Now equipped with U.S. Food and Drug Administration clearance to market its first product, University of Michigan spinoff Tangent Medical Technologies has raised $8.6 million, presumably to take its closed-system IV device to market.
The financing came from nine investors in an equity offering this month, the company said in a U.S. Securities and Exchange Commission document. President and CEO Jeff Williams couldn’t be reached by email today but has said previously that the device would hit the market late this year.
Tangent redesigned the peripheral intravenous catheter system, giving it additional features to make it stay more securely and comfortably on a patient, prevent blood splatters and avoid patient exposure to pathogens. The NovaCath won FDA clearance in September.
The vascular access device market in the United States is poised to grow slowly as healthcare providers increasingly adopt safety PIVCs over traditional ones to prevent needle-stick injuries and patient infections, according to Millennium Research Group. Other closed-system IV systems already on the market include the Nexiva by BD Medical and Introcan Safety by B. Braun.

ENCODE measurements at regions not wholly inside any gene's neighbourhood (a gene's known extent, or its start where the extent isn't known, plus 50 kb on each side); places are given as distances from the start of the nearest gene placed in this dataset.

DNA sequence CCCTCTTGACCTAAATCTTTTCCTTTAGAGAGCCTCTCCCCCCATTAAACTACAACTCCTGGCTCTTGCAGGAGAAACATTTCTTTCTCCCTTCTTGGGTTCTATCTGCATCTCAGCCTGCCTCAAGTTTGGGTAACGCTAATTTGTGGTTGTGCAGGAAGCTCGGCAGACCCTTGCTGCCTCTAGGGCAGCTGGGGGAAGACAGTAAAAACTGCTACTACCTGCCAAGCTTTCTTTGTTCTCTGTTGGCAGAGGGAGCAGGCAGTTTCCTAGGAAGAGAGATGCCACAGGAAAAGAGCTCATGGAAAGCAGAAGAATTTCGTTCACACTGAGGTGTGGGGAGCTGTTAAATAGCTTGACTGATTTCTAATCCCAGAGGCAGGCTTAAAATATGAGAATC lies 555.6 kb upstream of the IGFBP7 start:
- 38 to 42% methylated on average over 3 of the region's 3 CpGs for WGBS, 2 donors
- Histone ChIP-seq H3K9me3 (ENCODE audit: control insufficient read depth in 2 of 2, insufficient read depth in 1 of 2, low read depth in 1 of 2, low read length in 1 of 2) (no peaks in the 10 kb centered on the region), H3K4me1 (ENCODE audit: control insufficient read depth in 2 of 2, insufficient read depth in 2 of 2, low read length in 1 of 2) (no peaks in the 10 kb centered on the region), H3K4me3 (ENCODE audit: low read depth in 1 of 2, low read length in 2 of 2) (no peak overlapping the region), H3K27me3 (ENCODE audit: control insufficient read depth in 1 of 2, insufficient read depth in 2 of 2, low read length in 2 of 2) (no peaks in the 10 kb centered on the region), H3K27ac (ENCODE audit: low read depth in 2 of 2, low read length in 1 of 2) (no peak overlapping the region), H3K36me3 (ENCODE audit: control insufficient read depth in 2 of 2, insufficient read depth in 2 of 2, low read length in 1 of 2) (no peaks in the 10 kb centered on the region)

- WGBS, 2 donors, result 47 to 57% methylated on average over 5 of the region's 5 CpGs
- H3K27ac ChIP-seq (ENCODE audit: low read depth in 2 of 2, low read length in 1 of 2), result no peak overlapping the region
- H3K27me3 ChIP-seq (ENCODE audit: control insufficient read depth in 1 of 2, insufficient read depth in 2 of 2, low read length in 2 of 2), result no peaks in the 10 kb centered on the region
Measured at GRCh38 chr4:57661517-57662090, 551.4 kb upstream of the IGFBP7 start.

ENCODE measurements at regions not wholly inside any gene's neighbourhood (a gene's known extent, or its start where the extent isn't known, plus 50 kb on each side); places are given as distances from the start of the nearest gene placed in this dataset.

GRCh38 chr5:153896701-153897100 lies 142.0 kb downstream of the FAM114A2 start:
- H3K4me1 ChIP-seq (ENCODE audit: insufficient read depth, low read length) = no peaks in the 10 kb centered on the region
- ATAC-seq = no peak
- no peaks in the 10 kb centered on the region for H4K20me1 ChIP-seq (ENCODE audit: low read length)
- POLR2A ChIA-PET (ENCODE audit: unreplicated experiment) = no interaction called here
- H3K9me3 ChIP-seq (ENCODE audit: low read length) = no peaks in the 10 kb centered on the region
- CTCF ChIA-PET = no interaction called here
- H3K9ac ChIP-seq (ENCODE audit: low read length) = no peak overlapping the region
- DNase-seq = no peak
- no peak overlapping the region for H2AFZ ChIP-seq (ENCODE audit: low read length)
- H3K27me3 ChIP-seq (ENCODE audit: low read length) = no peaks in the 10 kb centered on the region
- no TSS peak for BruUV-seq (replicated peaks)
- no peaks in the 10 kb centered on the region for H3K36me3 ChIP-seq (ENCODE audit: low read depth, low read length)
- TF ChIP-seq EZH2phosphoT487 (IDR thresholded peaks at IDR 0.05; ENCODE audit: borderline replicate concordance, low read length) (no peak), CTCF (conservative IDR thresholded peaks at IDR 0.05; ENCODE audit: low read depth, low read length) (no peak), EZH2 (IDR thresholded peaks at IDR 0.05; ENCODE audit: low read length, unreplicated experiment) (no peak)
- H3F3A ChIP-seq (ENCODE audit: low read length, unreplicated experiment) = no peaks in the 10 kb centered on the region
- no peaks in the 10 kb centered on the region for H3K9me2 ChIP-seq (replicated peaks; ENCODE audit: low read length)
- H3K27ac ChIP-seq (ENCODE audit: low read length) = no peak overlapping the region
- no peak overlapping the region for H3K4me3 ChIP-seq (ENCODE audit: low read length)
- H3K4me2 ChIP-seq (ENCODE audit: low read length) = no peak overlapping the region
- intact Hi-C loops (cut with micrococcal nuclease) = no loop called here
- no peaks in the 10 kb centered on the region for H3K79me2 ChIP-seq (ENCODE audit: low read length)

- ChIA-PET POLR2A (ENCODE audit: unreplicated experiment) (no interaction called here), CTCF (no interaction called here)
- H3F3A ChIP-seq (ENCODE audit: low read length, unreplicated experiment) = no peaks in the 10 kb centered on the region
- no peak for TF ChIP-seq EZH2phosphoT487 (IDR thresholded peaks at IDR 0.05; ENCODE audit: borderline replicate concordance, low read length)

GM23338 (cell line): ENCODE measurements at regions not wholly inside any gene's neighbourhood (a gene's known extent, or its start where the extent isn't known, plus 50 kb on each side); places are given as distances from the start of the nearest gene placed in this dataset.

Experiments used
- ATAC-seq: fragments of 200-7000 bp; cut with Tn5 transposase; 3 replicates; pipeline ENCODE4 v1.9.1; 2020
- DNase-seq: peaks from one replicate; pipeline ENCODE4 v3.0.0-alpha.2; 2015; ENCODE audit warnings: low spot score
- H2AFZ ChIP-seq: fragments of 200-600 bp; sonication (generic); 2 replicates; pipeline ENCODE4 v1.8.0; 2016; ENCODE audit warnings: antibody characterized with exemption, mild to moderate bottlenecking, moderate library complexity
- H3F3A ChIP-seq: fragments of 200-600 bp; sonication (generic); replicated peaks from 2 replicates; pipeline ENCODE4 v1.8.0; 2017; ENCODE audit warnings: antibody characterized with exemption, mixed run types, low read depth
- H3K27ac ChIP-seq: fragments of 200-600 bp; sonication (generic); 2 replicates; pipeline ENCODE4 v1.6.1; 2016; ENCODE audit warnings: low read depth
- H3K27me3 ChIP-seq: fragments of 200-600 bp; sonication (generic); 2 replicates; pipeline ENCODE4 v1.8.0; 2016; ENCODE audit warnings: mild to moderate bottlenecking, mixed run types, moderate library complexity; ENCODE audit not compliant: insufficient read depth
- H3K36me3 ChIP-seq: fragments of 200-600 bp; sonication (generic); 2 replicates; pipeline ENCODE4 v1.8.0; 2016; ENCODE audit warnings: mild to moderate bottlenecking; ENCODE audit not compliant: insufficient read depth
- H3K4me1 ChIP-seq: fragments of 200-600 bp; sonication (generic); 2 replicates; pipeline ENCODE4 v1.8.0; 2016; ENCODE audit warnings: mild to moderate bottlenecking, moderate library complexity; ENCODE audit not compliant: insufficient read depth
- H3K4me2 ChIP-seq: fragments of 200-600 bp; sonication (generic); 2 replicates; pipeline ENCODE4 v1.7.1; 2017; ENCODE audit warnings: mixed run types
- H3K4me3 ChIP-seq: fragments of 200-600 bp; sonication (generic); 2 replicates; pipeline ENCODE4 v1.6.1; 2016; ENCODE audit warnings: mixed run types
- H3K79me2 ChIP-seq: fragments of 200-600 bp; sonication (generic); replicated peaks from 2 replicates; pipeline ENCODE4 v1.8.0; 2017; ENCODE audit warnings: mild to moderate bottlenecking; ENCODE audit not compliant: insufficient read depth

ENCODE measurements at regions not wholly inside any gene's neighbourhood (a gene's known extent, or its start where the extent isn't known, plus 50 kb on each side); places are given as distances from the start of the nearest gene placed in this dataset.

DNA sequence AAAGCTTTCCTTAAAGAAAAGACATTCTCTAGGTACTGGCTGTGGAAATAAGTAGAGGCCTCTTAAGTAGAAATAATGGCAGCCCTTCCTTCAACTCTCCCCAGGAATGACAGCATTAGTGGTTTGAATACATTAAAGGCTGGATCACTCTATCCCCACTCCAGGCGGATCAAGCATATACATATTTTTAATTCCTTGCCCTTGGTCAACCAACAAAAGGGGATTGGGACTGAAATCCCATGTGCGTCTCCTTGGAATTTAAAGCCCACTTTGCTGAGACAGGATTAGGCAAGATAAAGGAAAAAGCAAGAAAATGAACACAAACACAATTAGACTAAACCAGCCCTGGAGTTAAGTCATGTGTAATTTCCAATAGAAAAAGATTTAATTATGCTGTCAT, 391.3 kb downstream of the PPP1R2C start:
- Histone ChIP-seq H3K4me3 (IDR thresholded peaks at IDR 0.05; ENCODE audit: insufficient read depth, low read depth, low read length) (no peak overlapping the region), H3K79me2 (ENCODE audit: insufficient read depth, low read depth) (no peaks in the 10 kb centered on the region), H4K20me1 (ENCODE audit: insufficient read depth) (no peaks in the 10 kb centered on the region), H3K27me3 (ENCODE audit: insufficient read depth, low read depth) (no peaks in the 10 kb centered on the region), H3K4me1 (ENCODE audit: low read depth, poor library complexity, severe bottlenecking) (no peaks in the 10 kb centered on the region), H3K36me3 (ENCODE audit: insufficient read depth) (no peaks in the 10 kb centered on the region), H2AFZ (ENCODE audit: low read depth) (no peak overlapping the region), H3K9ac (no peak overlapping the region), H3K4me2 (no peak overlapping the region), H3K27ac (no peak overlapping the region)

Tangent, located in Ann Arbor, Michigan, was incorporated in 2010 as a spinoff of the University of Michigan’s Medical Innovation Center. The three co-founders were fellows at the Medical Innovation Center when they observed issues with traditional catheters and came up with the concept of the NovaCath.
After hiring Williams, who previously led three medical-related companies through exits, last year, it closed a $4.5 million series A from Arboretum Ventures, Flagship Ventures, Osage Ventures and several angel investors. Tangent plans to introduce the product outside of the U.S. in 2013.
[Photo from Tangent Medical Technologies]
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